We’re approaching the middle of the semester, and mid-term grades were due today. The past two weeks have encompassed our second unit in Composition 101—textual analysis. Their final draft is due next week. During week 6, we focused on learning about paper organization, using quotations from sources, transitioning in an essay, and annotation. One day, we discussed both Malcolm X’s speech Ballot or the Bullet and Dr. Martin Luther King, Jr.’s Letter from Birmingham Jail. Examining these two texts side-by-side was beneficial because they both directly address their audience specifically in their text and exist at the same historical moment. Both historic civil rights leaders were assassinated following these speeches/letters. It also provides two different forms—letter vs. speech. In addition, both leaders rely heavily on pathos but in remarkably different ways. I found this was a productive and thoughtful combination of readings for this course. Later in the week, we reviewed the difference between summarizing, paraphrasing, and quoting sources. We also did an in-class annotation activity. I printed a two-page worksheet that included an excerpt of a text and instructions/questions for annotating. I provided each student with a new highlighter that I told them to keep and use for future annotation or their upcoming project. They spent time reading, highlighting, annotating, and answering the questions in class. Then, we discussed their answers. I used an excerpt from the short story “Desiree’s Baby” by Kate Chopin. This was a fascinating story to include because the story has many French words. It was set in slavery-era Louisiana, and it discusses race and racism indirectly through the narrative. It also has a dramatic ending. The discussion about “Desiree’s Baby” also made room to review some of the last things we discussed, such as social constructs, Jim Crow, Plessy V. Ferguson, and the ‘one-drop rule.’
This past week, week 7, our course objectives included organizing, planning, and drafting textual analysis. On Monday, we reviewed grammar for communication. A colleague of mine put together a short PowerPoint engaging some of the most common grammar errors we noticed after project 1. We walked through a sample textual analysis from our course textbook, Norton Field Guide USM Edition, and discussed each paragraph. On Wednesday, I brought in an outlining worksheet for them to complete in class. We reviewed the entire project two rubric and marked up a sample thesis together to give them an example while they worked on their outline worksheets. They had to pick the text they wanted to analyze during class time—if they hadn’t already. I walked around as they completed the worksheet, which asked them to pick quotes, write a thesis, and choose critical points from the thesis to use as body paragraph points. I gave them 30 minutes to work on this independently and then walked around to each person. I asked each student what text they chose and their key points and asked how they felt about their thesis. Every student left the class that day with at least their thesis written and knowledge of their key points. I felt like this was successful as it broke down the paper writing process into more manageable pieces.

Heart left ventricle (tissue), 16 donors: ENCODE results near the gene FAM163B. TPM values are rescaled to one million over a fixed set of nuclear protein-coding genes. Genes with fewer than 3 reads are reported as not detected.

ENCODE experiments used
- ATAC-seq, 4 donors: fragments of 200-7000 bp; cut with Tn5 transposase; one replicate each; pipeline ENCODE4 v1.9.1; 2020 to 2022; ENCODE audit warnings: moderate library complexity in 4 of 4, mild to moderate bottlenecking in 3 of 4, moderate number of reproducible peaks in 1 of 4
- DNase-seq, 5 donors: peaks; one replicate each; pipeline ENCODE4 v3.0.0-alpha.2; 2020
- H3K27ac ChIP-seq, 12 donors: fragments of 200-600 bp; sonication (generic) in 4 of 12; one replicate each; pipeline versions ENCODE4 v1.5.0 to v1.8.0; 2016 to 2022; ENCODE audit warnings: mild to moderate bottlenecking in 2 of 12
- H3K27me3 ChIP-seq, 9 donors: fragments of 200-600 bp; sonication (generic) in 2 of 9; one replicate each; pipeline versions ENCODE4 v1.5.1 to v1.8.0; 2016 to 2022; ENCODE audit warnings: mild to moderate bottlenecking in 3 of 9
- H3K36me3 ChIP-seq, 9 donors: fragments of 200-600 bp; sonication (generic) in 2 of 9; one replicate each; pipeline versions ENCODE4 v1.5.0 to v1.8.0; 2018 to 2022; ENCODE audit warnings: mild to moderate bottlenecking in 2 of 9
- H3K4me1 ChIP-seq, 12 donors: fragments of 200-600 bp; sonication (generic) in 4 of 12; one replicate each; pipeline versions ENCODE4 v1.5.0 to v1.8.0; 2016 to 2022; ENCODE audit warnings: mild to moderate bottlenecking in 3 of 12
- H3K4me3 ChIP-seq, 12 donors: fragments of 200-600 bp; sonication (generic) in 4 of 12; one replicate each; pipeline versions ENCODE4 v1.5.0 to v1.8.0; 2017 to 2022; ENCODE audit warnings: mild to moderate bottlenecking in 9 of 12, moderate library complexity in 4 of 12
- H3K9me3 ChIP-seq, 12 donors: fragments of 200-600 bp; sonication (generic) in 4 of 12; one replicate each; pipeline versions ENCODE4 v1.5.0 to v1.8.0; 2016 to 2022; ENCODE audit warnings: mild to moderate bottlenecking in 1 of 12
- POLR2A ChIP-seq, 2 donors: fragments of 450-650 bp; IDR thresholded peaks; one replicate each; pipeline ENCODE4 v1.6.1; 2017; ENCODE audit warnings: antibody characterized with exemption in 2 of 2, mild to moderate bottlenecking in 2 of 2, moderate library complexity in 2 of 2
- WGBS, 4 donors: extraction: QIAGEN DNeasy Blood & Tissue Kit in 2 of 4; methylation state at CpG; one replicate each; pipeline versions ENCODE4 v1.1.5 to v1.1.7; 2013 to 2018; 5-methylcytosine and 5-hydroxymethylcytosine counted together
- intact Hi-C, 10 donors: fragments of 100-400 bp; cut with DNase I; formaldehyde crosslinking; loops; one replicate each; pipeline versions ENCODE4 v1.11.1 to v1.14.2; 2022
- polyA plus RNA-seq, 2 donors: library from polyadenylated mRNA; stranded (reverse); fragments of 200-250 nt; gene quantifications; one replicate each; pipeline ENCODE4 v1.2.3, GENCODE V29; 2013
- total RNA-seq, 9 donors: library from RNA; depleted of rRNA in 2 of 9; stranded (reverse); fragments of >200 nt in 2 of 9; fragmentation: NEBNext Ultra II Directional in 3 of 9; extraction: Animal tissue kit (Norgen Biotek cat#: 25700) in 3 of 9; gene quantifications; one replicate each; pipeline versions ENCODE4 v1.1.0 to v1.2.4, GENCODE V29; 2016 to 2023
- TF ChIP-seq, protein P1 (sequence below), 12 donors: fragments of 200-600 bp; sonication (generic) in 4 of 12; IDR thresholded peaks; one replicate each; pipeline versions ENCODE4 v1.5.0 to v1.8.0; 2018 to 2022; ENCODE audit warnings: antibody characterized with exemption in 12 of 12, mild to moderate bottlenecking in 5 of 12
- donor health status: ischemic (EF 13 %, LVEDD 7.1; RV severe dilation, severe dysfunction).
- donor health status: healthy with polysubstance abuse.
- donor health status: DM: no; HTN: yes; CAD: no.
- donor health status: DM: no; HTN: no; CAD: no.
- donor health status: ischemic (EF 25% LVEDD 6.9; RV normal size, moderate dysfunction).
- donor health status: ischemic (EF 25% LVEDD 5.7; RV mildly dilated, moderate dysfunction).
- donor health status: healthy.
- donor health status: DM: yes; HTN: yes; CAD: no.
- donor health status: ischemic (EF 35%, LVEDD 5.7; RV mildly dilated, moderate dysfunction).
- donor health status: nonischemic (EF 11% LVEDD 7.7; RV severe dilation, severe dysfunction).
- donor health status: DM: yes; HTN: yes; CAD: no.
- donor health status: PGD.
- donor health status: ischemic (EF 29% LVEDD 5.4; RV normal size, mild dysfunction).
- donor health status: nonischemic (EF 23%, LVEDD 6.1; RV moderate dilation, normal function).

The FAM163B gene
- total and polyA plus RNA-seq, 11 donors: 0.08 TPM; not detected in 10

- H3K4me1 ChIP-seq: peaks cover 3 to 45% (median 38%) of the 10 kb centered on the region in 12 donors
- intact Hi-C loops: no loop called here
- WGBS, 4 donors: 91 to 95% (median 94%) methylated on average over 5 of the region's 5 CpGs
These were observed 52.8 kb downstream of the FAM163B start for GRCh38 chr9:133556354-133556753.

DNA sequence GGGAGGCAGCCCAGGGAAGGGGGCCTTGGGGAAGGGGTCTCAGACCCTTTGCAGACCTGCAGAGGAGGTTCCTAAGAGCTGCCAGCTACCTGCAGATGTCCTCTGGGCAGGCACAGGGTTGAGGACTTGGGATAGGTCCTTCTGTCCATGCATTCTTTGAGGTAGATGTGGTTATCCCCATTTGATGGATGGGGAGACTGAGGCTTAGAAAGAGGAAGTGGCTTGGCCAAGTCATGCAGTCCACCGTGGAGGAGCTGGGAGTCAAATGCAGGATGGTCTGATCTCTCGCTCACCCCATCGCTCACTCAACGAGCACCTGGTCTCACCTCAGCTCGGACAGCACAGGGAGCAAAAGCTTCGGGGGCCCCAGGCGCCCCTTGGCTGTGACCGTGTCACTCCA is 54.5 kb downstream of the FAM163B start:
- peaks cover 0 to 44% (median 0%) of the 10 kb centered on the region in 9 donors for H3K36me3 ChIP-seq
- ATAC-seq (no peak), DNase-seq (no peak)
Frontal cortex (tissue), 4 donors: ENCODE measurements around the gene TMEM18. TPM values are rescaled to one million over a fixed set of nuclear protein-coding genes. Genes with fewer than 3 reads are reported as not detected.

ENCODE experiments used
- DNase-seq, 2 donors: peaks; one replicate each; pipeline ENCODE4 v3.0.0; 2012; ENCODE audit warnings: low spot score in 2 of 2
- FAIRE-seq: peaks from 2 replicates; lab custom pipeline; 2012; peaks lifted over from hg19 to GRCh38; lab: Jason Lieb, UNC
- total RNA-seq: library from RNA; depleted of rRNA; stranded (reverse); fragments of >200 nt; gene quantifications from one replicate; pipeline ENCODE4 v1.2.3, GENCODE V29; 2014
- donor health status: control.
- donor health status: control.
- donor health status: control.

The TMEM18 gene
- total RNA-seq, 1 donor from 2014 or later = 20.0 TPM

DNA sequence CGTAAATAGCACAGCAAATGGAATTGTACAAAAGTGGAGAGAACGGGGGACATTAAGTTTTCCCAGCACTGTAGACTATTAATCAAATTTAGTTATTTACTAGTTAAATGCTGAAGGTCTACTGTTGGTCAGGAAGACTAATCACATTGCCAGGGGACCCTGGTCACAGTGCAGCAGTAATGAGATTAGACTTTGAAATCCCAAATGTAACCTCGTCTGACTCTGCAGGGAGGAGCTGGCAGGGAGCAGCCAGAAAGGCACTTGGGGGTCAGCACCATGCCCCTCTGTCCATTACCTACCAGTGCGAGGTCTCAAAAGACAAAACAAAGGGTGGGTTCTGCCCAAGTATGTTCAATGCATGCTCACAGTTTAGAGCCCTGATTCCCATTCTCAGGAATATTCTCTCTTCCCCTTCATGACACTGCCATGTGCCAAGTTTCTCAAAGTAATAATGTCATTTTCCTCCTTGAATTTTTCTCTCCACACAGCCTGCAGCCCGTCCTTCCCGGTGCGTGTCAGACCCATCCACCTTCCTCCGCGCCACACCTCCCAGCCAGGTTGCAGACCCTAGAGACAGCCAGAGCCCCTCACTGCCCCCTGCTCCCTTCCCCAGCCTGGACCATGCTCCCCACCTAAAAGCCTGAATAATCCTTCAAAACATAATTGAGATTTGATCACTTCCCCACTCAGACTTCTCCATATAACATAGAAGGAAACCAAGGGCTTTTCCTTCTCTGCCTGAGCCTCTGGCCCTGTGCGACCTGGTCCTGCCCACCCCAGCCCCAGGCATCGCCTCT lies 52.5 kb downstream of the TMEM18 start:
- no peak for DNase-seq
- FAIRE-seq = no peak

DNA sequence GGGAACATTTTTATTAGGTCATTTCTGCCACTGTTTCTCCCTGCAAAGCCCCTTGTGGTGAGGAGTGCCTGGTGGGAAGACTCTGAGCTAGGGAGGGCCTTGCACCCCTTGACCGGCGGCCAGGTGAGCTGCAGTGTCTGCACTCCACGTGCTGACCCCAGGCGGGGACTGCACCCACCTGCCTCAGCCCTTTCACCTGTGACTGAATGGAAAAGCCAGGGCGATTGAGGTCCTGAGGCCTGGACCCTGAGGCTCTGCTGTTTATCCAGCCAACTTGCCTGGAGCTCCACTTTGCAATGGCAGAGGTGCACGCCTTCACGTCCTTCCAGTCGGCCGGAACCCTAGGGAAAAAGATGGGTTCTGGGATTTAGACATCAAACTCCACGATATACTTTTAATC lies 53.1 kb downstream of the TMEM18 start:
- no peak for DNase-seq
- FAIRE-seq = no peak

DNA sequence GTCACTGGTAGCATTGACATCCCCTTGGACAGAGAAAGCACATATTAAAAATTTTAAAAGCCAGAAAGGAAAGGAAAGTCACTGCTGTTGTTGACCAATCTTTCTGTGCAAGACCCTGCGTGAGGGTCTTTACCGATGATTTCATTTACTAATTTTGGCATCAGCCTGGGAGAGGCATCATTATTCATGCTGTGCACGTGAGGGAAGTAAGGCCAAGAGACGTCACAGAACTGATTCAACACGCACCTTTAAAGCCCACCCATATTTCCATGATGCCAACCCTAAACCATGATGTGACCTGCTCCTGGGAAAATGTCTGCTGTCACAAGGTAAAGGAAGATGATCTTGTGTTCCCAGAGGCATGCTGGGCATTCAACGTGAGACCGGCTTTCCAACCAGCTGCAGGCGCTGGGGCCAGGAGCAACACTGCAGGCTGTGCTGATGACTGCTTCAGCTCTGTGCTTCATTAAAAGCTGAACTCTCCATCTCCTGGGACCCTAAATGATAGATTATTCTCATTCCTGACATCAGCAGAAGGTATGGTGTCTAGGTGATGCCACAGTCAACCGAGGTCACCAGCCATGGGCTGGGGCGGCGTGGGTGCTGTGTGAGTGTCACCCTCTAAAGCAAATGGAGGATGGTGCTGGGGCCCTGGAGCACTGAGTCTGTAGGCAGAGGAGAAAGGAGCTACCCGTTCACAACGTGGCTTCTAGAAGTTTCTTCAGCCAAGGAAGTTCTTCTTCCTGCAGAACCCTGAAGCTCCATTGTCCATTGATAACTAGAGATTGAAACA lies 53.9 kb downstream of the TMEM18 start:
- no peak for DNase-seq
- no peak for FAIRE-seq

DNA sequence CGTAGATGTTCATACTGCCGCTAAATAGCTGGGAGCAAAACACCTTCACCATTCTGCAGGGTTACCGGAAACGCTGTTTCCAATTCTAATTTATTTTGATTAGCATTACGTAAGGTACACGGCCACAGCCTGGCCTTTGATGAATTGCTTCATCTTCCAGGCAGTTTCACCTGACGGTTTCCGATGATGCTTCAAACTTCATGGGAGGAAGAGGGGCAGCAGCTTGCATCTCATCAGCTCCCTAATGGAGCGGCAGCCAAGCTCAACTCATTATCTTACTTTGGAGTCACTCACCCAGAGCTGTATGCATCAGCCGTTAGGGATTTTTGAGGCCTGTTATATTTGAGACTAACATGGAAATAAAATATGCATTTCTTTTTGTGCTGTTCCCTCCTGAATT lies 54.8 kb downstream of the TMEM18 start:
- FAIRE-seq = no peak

This upcoming week includes a peer review workshop and a class dedicated to revision strategies. At the end of next week, their textual analysis is due. Over the last four weeks, we’ve committed in-depth time and activities to thesis composition, paper organization, annotation, citing sources, summary and quoting, and writing thoughtful paragraphs with lead in sentences and topic sentences. The hope is that each student has gained the knowledge of composing a textual analysis and general paper writing skills that will benefit them throughout their college career. Sometimes, it does feel overwhelming to bring in texts that can be controversial or talk about social constructs such as racism or sexism in the classroom. I think it’s easy for some folks to argue that composition is a classroom space that should be apolitical. However, I don’t think that’s a strong argument because of composition theory’s overlap with cultural studies and the acknowledgement of pop culture and the world around us. Composition is what we teach and learn, but our learning is often real people’s experiences, contemporary events, individual narratives, etc.
Much like critical pedagogies, cultural studies folded into composition theory and considered the importance of enabling students to understand power distribution (Tate 97). Composition studies is necessary to students’ formative education. It has a subject matter and object of inquiry; that content is our realities, cultures, and lives. The content in comp as realities/culturally relevant texts is a marker of the public turn; composition studies are connected to real-life experiences and understanding them. Students should be encouraged to analyze the world around them and how media functions to become participant observers and understand themselves as consumers and producers of culture. Our composition studies naturally fixate on investigations beyond the classroom (Tate 105) and to our local terrain and the world beyond. I think it’s intuitive to continue bringing in socially relevant readings, especially since we’re teaching students how to critically think, determine their opinions, and use textual or visual evidence to support their claims. These are just good life skills that are helpful in and out of the classroom.